Cameron is pitching Britain as the pre-eminent Western gateway for investment from China, though the warmth of the reception for Xi has raised some eyebrows with allies and drawn criticism that London is ignoring China's human rights record.
Protests on the street against the Communist leader have been small so far, despite activists accusing Cameron of courting Chinese money while brushing aside criticism of a crackdown on civil liberties since Xi came to power in 2012.
British officials and business leaders say the rise of China is impossible to ignore: China's economy is four times the size of Britain's.
Cameron wants to make London, the biggest global foreign exchange center, into the dominant Western hub for trading, clearing and settlement of renminbi.
When a BBC reporter asked Xi at a briefing whether Britain should be pleased to do business with an undemocratic country with a troubled relationship with human rights, Cameron said a strong commercial relationship was important.
"The stronger our relationship, the more able we are to have the necessary and frank discussions about other issues," Cameron said, adding he had raised the oversupply of Chinese steel after over 4,000 jobs were thrown into jeopardy at steel plants across Britain in recent weeks.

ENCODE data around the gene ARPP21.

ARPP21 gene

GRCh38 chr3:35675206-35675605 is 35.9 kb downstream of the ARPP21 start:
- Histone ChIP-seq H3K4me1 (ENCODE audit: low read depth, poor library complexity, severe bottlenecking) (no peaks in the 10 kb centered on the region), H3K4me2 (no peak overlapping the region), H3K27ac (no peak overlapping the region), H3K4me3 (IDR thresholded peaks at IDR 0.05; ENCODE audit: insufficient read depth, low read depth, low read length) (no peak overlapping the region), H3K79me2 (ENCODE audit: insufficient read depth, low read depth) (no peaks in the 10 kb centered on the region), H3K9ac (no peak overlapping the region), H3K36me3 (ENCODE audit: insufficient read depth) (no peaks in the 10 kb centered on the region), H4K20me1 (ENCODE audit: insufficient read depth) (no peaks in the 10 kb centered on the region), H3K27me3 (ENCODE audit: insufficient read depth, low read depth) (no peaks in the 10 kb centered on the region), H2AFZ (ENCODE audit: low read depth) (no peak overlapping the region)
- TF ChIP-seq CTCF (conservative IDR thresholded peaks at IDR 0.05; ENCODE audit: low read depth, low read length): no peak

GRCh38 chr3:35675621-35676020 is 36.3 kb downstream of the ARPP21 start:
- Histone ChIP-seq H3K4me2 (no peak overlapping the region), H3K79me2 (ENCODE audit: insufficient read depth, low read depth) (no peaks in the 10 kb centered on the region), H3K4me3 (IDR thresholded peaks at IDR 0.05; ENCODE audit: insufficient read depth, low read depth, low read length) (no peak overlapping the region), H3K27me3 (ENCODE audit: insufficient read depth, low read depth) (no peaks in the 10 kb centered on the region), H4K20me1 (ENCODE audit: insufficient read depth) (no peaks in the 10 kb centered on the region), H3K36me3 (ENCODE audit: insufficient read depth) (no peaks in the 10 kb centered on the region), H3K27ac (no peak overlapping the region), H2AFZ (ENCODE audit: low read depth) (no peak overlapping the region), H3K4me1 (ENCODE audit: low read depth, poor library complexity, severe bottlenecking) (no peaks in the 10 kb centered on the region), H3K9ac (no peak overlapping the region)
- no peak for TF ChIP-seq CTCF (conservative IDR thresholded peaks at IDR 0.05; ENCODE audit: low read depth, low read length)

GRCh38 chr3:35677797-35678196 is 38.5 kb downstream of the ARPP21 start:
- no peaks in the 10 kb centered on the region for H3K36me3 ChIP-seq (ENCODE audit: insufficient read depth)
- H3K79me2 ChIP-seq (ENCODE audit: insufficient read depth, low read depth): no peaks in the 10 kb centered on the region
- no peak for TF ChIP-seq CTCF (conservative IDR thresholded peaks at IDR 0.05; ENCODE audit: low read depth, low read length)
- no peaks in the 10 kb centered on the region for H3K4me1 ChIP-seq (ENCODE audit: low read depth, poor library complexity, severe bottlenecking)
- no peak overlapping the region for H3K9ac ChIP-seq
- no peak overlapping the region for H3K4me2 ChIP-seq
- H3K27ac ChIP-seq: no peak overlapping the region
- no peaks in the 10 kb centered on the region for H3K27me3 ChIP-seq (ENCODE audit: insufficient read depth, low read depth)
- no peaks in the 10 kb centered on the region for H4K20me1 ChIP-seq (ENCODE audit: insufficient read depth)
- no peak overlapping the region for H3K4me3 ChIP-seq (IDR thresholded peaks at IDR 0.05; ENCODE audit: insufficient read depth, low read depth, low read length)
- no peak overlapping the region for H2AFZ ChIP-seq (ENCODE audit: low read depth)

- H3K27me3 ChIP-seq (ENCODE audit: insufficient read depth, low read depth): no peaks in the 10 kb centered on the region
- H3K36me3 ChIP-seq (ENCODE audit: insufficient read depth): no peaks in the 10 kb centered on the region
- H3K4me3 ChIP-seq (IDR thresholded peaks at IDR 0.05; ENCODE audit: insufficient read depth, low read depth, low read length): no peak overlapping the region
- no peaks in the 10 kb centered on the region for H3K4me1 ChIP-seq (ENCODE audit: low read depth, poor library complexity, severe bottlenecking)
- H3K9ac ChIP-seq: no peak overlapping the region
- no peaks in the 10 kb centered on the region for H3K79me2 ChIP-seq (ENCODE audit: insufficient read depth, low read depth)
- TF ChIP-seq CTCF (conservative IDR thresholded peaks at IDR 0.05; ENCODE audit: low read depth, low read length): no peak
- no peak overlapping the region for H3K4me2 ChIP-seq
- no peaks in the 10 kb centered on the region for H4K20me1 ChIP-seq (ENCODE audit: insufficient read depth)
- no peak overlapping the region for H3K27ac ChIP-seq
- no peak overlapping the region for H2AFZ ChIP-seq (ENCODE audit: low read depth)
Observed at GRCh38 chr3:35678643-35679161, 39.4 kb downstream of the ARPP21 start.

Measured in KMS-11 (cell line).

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Xi said China had taken steps to reduce iron and steel capacity and that China attached "great importance" to the protection of human rights.
"Looking around the world, there is always room for improvement," Xi said of human rights. He later told a business audience that there would be no hard landing for China's economy.
"The Chinese economy will maintain its strong momentum," Xi said. "There will be no hard landing."
China will take a 6-billion-pound stake in EDF's Hinkley Point project in the southwestern English county of Somerset, due to be the first new nuclear plant to be built in the European Union since Japan's Fukushima disaster in 2011.
The Chinese investment, agreed in principle in October 2013, breathes life into a British plan to replace around a quarter of its electricity generating capacity over the next decade. It offers China a way to showcase its nuclear technology as part of its pitch as a global exporter of quality infrastructure.
No overall figure was given for the Chinese nuclear investment. Britain said before the visit that a total of 30 billion pounds' worth of contracts would be clinched, though Cameron upped the figure to 40 billion on Thursday.